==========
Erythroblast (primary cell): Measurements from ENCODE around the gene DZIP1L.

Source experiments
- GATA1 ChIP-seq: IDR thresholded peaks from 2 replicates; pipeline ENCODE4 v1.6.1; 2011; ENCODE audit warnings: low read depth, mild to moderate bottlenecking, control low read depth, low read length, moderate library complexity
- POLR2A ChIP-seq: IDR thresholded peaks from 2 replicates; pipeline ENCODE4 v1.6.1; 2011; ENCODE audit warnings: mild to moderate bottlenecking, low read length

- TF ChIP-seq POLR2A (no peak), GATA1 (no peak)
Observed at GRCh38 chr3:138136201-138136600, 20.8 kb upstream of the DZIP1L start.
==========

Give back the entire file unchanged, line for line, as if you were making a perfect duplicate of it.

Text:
Erythroblast (primary cell): Measurements from ENCODE around the gene DZIP1L.

Source experiments
- GATA1 ChIP-seq: IDR thresholded peaks from 2 replicates; pipeline ENCODE4 v1.6.1; 2011; ENCODE audit warnings: low read depth, mild to moderate bottlenecking, control low read depth, low read length, moderate library complexity
- POLR2A ChIP-seq: IDR thresholded peaks from 2 replicates; pipeline ENCODE4 v1.6.1; 2011; ENCODE audit warnings: mild to moderate bottlenecking, low read length

- TF ChIP-seq POLR2A (no peak), GATA1 (no peak)
Observed at GRCh38 chr3:138136201-138136600, 20.8 kb upstream of the DZIP1L start.